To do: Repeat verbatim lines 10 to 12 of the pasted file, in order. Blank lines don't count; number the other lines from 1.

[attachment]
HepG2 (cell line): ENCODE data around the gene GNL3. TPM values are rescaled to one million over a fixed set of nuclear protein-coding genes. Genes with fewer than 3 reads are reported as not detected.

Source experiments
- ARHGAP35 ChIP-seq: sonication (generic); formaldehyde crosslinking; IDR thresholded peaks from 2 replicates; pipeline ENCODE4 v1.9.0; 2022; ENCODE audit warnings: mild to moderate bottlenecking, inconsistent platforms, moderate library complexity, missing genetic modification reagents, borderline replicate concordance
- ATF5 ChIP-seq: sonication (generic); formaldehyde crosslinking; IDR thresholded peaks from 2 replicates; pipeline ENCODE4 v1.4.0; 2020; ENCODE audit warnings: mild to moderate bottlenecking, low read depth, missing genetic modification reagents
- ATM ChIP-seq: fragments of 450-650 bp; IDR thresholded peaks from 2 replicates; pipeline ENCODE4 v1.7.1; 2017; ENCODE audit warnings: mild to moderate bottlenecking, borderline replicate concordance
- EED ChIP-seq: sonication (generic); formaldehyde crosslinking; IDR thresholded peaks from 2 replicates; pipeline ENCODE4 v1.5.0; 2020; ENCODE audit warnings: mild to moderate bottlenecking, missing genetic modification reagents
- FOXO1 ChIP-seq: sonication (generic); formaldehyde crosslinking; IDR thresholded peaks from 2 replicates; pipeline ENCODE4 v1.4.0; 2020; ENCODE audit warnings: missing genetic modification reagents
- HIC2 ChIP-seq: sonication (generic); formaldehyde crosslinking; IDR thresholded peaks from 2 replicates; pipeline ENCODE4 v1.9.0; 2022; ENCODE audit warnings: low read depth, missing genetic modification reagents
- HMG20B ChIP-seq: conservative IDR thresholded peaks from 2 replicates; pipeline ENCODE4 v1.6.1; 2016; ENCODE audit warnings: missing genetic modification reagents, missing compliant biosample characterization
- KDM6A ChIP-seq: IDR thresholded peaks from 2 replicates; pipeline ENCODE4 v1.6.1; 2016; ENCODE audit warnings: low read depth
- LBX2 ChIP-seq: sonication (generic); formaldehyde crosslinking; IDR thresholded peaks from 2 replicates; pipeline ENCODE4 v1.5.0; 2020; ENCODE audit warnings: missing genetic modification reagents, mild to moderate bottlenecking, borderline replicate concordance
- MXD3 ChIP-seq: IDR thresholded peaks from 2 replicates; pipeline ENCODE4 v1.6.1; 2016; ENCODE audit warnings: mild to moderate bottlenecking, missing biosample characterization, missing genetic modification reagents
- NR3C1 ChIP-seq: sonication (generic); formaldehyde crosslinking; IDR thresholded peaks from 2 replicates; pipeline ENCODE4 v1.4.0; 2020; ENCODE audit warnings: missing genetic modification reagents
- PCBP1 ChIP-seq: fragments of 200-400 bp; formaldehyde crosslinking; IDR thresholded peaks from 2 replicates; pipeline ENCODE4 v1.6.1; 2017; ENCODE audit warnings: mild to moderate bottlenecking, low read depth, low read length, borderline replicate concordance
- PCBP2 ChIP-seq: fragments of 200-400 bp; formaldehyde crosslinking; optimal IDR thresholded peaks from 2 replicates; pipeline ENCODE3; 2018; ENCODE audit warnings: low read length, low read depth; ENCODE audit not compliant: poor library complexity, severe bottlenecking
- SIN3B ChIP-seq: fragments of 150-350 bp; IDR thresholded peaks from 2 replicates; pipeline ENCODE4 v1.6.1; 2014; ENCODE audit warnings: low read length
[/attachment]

- KDM6A ChIP-seq: IDR thresholded peaks from 2 replicates; pipeline ENCODE4 v1.6.1; 2016; ENCODE audit warnings: low read depth
- LBX2 ChIP-seq: sonication (generic); formaldehyde crosslinking; IDR thresholded peaks from 2 replicates; pipeline ENCODE4 v1.5.0; 2020; ENCODE audit warnings: missing genetic modification reagents, mild to moderate bottlenecking, borderline replicate concordance
- MXD3 ChIP-seq: IDR thresholded peaks from 2 replicates; pipeline ENCODE4 v1.6.1; 2016; ENCODE audit warnings: mild to moderate bottlenecking, missing biosample characterization, missing genetic modification reagents